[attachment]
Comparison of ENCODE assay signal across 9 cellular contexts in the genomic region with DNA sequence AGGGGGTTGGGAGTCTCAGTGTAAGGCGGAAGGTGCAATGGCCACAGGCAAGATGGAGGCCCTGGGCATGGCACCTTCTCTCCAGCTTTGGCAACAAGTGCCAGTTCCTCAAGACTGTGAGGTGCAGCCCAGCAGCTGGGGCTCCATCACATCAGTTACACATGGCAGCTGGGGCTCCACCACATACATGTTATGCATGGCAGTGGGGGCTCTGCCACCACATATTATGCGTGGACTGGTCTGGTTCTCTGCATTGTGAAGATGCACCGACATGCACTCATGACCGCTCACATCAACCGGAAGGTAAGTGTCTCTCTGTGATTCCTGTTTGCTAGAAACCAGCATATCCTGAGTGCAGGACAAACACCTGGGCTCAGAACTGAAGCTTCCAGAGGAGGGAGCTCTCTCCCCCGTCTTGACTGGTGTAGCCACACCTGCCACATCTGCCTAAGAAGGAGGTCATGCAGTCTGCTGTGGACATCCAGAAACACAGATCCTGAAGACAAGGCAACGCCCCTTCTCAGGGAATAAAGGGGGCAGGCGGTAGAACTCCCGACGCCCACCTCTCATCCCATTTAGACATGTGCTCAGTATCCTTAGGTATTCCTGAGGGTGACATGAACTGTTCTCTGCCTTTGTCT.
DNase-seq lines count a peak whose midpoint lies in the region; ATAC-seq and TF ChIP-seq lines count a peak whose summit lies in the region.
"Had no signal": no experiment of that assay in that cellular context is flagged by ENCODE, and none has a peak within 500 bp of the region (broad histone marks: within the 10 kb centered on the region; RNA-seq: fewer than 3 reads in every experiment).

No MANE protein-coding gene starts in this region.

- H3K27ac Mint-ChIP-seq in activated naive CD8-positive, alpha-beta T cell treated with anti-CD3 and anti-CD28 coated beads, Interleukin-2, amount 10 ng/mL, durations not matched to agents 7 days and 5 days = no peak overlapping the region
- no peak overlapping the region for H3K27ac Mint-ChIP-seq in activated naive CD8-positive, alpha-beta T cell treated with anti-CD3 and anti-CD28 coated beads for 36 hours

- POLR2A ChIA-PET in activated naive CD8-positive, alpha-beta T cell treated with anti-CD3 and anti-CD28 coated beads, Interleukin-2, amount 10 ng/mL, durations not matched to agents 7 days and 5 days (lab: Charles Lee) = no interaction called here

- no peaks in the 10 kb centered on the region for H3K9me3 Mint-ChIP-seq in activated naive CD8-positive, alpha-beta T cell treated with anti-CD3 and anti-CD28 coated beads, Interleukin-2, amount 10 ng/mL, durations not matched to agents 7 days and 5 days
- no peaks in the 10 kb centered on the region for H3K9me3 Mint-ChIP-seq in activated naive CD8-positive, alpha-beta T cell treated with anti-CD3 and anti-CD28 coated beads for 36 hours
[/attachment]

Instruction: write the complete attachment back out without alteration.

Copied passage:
Comparison of ENCODE assay signal across 9 cellular contexts in the genomic region with DNA sequence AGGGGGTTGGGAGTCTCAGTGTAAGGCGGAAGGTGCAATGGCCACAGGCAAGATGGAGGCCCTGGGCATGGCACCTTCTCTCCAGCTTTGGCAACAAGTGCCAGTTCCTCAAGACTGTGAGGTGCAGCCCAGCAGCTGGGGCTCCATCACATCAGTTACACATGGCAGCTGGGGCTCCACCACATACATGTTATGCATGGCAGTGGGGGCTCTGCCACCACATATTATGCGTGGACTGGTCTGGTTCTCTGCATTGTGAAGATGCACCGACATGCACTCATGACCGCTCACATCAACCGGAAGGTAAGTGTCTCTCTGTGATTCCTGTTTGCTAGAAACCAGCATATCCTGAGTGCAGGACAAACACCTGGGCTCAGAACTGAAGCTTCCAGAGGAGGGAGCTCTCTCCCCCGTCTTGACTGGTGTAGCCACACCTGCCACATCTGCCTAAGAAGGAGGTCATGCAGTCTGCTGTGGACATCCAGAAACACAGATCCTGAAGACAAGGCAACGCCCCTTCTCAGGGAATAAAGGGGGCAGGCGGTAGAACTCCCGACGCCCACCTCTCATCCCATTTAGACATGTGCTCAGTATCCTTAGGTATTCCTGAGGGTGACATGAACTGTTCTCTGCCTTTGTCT.
DNase-seq lines count a peak whose midpoint lies in the region; ATAC-seq and TF ChIP-seq lines count a peak whose summit lies in the region.
"Had no signal": no experiment of that assay in that cellular context is flagged by ENCODE, and none has a peak within 500 bp of the region (broad histone marks: within the 10 kb centered on the region; RNA-seq: fewer than 3 reads in every experiment).

No MANE protein-coding gene starts in this region.

- H3K27ac Mint-ChIP-seq in activated naive CD8-positive, alpha-beta T cell treated with anti-CD3 and anti-CD28 coated beads, Interleukin-2, amount 10 ng/mL, durations not matched to agents 7 days and 5 days = no peak overlapping the region
- no peak overlapping the region for H3K27ac Mint-ChIP-seq in activated naive CD8-positive, alpha-beta T cell treated with anti-CD3 and anti-CD28 coated beads for 36 hours

- POLR2A ChIA-PET in activated naive CD8-positive, alpha-beta T cell treated with anti-CD3 and anti-CD28 coated beads, Interleukin-2, amount 10 ng/mL, durations not matched to agents 7 days and 5 days (lab: Charles Lee) = no interaction called here

- no peaks in the 10 kb centered on the region for H3K9me3 Mint-ChIP-seq in activated naive CD8-positive, alpha-beta T cell treated with anti-CD3 and anti-CD28 coated beads, Interleukin-2, amount 10 ng/mL, durations not matched to agents 7 days and 5 days
- no peaks in the 10 kb centered on the region for H3K9me3 Mint-ChIP-seq in activated naive CD8-positive, alpha-beta T cell treated with anti-CD3 and anti-CD28 coated beads for 36 hours